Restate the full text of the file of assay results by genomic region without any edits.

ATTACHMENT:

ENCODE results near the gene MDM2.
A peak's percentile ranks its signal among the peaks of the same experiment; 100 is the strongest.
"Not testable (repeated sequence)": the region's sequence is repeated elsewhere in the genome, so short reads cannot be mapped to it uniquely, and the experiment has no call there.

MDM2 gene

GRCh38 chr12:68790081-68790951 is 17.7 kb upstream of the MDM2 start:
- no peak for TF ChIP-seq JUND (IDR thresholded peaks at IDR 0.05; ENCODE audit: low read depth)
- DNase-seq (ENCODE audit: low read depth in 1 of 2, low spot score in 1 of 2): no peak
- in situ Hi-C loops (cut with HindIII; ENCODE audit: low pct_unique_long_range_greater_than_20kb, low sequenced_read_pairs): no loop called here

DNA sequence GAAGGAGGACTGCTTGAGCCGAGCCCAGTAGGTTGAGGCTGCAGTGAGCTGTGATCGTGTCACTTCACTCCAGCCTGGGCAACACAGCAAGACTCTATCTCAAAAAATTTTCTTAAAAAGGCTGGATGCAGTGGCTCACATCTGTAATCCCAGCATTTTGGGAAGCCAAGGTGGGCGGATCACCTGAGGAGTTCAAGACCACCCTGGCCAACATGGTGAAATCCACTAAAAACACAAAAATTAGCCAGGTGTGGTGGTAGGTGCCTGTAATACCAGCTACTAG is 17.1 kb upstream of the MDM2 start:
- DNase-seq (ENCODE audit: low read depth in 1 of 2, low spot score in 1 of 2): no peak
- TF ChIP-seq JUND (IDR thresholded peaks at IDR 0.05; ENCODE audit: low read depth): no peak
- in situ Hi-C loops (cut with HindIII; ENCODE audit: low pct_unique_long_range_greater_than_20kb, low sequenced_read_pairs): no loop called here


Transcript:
ENCODE results near the gene MDM2.
A peak's percentile ranks its signal among the peaks of the same experiment; 100 is the strongest.
"Not testable (repeated sequence)": the region's sequence is repeated elsewhere in the genome, so short reads cannot be mapped to it uniquely, and the experiment has no call there.

MDM2 gene

GRCh38 chr12:68790081-68790951 is 17.7 kb upstream of the MDM2 start:
- no peak for TF ChIP-seq JUND (IDR thresholded peaks at IDR 0.05; ENCODE audit: low read depth)
- DNase-seq (ENCODE audit: low read depth in 1 of 2, low spot score in 1 of 2): no peak
- in situ Hi-C loops (cut with HindIII; ENCODE audit: low pct_unique_long_range_greater_than_20kb, low sequenced_read_pairs): no loop called here

DNA sequence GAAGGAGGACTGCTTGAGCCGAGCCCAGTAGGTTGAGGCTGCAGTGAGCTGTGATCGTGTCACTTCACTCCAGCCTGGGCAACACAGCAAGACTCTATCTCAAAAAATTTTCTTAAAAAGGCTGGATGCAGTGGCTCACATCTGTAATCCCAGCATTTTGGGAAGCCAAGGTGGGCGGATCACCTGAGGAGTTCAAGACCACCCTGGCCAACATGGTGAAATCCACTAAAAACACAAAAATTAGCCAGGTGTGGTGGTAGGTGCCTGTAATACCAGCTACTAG is 17.1 kb upstream of the MDM2 start:
- DNase-seq (ENCODE audit: low read depth in 1 of 2, low spot score in 1 of 2): no peak
- TF ChIP-seq JUND (IDR thresholded peaks at IDR 0.05; ENCODE audit: low read depth): no peak
- in situ Hi-C loops (cut with HindIII; ENCODE audit: low pct_unique_long_range_greater_than_20kb, low sequenced_read_pairs): no loop called here